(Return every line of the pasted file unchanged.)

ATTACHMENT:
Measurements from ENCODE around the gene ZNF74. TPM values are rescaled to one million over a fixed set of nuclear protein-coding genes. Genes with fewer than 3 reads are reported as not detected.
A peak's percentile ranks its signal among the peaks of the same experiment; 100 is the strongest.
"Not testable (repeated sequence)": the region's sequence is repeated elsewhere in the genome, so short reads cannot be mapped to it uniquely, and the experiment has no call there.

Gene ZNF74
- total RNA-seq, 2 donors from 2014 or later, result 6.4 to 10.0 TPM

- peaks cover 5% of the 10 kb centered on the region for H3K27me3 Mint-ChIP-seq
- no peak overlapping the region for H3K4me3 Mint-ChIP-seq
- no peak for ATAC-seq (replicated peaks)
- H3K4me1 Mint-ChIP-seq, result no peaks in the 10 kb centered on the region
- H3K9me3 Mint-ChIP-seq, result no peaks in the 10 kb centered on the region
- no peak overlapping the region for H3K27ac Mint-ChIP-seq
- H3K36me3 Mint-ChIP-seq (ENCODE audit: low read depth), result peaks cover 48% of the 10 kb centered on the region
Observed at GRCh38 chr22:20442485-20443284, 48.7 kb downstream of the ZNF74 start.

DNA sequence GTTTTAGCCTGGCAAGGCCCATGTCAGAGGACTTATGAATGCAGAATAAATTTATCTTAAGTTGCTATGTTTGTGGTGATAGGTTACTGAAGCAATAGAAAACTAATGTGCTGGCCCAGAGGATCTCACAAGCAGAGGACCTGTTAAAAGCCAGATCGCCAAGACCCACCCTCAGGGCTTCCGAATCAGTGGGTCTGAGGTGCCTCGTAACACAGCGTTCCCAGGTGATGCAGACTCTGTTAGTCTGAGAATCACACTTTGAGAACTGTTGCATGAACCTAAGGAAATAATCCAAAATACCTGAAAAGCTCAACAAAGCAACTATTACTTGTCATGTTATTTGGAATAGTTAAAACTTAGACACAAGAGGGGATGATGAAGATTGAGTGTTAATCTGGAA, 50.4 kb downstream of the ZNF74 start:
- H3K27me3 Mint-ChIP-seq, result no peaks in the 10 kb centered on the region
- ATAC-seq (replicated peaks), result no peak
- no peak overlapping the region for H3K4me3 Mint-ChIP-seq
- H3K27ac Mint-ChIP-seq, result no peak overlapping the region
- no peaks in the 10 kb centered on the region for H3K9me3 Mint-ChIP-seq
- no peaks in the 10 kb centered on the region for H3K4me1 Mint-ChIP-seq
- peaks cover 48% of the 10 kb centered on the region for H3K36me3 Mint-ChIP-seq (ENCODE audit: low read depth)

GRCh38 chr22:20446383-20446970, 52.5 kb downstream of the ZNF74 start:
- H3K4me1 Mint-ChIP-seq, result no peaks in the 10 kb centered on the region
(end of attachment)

Measurements from ENCODE around the gene ZNF74. TPM values are rescaled to one million over a fixed set of nuclear protein-coding genes. Genes with fewer than 3 reads are reported as not detected.
A peak's percentile ranks its signal among the peaks of the same experiment; 100 is the strongest.
"Not testable (repeated sequence)": the region's sequence is repeated elsewhere in the genome, so short reads cannot be mapped to it uniquely, and the experiment has no call there.

Gene ZNF74
- total RNA-seq, 2 donors from 2014 or later, result 6.4 to 10.0 TPM

- peaks cover 5% of the 10 kb centered on the region for H3K27me3 Mint-ChIP-seq
- no peak overlapping the region for H3K4me3 Mint-ChIP-seq
- no peak for ATAC-seq (replicated peaks)
- H3K4me1 Mint-ChIP-seq, result no peaks in the 10 kb centered on the region
- H3K9me3 Mint-ChIP-seq, result no peaks in the 10 kb centered on the region
- no peak overlapping the region for H3K27ac Mint-ChIP-seq
- H3K36me3 Mint-ChIP-seq (ENCODE audit: low read depth), result peaks cover 48% of the 10 kb centered on the region
Observed at GRCh38 chr22:20442485-20443284, 48.7 kb downstream of the ZNF74 start.

DNA sequence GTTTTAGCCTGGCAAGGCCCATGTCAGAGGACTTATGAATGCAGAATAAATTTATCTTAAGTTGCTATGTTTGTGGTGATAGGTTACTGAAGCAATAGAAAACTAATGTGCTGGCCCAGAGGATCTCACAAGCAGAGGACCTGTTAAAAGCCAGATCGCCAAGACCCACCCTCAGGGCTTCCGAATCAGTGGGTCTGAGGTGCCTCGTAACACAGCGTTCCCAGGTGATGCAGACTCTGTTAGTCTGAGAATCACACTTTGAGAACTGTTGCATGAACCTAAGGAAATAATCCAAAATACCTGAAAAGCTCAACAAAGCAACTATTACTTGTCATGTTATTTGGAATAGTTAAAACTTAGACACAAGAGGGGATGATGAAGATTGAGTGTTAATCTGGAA, 50.4 kb downstream of the ZNF74 start:
- H3K27me3 Mint-ChIP-seq, result no peaks in the 10 kb centered on the region
- ATAC-seq (replicated peaks), result no peak
- no peak overlapping the region for H3K4me3 Mint-ChIP-seq
- H3K27ac Mint-ChIP-seq, result no peak overlapping the region
- no peaks in the 10 kb centered on the region for H3K9me3 Mint-ChIP-seq
- no peaks in the 10 kb centered on the region for H3K4me1 Mint-ChIP-seq
- peaks cover 48% of the 10 kb centered on the region for H3K36me3 Mint-ChIP-seq (ENCODE audit: low read depth)

GRCh38 chr22:20446383-20446970, 52.5 kb downstream of the ZNF74 start:
- H3K4me1 Mint-ChIP-seq, result no peaks in the 10 kb centered on the region